Fighters frequently pay an inflated price in their quest to entertain. In exchange for cheers and fanfare, some fighters appear to fight away from their strengths. Decorated grapplers forgo the takedown and engage in standing slugfests in hopes of obtaining “fight-of-the-night” bonuses, taking unnecessary damage in the process. The mandate to perform in exciting fashion is also bolstered by the desire to obtain additional bookings from promoters. Numerous promoters include “KO” bonuses in contracts, while including no correponding provision to reward submission victories. Without question, these promoters are encouraging a certain style of fighting. Where bonuses frequently exceed the entire fight purse of the athlete, the incentive to alter style away from the surest route to victory is further amplified.
Mo Lawal, an emerging superstar in the sport's light-heavyweight division, readily admits he fights to win in the easiest manner possible. Utilizing world-class wrestling techniques, Lawal repeatedly took down the highly regarded Gegard Mousasi to win the Strikeforce light-heavyweight title. Lawal’s ease in dictating where the fight took place minimized the damage he incurred during the bout, catered to his strength’s and maximized his chances of victory. Instead of being admired by all for his technical mastery and skill, many criticized the performance.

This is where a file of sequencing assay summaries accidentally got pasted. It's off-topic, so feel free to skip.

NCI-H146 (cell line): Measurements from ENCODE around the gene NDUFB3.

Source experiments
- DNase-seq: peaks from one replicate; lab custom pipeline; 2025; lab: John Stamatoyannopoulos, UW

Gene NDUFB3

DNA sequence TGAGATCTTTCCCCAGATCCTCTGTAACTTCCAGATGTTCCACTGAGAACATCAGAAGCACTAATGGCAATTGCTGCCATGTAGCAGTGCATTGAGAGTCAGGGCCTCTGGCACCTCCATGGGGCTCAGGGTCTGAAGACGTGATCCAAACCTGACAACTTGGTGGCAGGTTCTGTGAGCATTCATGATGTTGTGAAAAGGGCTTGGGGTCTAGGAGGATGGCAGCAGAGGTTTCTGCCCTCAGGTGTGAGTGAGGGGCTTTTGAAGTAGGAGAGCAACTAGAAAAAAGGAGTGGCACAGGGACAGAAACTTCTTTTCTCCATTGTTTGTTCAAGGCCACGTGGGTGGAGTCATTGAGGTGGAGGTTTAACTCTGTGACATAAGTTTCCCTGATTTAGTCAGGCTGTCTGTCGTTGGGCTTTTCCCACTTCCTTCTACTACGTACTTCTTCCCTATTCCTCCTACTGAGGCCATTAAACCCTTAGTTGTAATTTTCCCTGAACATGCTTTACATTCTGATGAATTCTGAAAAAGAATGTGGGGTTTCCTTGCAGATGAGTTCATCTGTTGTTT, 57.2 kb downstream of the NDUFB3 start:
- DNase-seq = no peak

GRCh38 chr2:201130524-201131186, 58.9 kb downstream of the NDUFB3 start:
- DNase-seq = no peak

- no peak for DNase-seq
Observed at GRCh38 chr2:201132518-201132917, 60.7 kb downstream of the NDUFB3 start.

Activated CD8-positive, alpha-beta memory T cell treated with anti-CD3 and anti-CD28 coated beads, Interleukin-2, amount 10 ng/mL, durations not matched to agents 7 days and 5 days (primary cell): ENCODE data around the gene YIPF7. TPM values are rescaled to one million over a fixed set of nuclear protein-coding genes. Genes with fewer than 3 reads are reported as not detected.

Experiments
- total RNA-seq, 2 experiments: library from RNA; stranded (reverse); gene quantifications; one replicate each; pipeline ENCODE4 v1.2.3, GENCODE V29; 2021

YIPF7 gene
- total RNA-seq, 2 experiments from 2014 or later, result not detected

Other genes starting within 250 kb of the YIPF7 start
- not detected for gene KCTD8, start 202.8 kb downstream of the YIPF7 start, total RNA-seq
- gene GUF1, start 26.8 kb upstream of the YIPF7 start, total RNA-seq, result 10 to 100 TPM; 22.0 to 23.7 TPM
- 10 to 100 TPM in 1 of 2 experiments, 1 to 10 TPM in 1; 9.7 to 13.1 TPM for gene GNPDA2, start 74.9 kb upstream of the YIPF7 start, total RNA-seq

Reproach of such superb performance in other sports is the exception, rather than the norm. Winning in competition is the ultimate goal, and style points are a distant second. A quarterback who excessively throws “the long-ball” in the quest for excitement would not hold his job for long if such play did not result in victories. Peyton Manning's preeminent goal in any game is to accomplish victory. John Elway never won a Superbowl while having to throw the ball 40 plus times per game. Only when the Denver Broncos defense and running game emerged did Elway become a champion.
How does a sport remain exciting without having athletes presented primarily as entertainers? Simply put, sports remain incredibly popular regardless of “style” because elite athleticism is itself exciting. MMA's audience has yet to fully come to this realization.
Pay structures and a desire to obtain bookings continue to pressure MMA's athletes to entertain rather than strictly compete. Refreshingly, in a press conferene for his upcoming title defense against Rafael “Feijao” Cavalcante set for August 21, 2010 in Houston, Texas, Mo Lawal unapologetically explained that his goal is the opposite—and is strictly to win:
“I don't want to fight a war. I'm going to look to finish (Feijao) as fast as I can. I don't ever want to fight a war. I always want to dominate and fight as one-sided a fight as possible.”
Mo Lawal is smart, and realizes that his longevity and maximum earnings will result from winning and taking the least damage possible. For those interested in hearing more from Mo Lawal and his desire to win, I encourage you to listen to this episode of No Holds Barred with Eddie Goldman.